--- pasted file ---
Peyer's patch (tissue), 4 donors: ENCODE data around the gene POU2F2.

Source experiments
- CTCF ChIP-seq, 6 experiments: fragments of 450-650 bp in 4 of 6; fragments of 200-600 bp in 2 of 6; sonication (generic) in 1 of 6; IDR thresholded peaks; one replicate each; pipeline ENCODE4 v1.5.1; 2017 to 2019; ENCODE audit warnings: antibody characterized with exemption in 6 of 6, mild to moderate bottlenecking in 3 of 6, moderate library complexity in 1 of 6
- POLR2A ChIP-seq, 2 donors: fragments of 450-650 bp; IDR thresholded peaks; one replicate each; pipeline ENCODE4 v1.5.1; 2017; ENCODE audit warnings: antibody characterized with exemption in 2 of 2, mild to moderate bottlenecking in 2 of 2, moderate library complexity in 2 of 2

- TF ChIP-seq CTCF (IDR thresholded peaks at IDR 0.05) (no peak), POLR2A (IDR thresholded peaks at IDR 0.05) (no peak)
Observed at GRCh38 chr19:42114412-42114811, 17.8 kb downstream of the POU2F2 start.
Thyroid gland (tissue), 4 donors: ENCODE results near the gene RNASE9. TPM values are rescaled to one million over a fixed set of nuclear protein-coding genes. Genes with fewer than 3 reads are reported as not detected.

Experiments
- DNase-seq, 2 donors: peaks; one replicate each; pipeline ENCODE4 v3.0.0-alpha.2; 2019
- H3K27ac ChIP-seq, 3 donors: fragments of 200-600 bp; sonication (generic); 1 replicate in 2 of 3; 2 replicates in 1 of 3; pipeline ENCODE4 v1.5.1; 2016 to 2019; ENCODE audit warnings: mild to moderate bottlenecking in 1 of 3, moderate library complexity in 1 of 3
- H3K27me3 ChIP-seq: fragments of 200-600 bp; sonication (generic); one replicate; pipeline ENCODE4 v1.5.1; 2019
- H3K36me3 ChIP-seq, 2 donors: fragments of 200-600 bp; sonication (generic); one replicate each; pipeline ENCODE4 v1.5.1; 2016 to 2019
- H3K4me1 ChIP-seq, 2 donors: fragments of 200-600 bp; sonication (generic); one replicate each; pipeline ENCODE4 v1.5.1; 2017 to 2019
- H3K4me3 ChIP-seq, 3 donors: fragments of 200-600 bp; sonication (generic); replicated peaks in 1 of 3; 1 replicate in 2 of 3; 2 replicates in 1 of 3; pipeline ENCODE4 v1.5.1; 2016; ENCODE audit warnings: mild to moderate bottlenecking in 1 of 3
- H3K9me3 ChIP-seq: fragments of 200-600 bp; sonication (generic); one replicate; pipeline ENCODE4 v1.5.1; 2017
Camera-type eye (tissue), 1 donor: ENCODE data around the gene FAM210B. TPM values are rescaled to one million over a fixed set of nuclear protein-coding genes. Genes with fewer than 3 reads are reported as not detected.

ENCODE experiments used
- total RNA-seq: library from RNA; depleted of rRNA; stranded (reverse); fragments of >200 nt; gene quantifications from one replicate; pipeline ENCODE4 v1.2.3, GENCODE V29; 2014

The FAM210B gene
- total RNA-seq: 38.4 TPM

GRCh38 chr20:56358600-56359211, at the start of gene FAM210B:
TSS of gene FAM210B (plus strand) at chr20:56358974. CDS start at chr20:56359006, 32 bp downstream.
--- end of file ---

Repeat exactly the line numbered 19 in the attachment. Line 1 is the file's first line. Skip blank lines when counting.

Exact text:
The FAM210B gene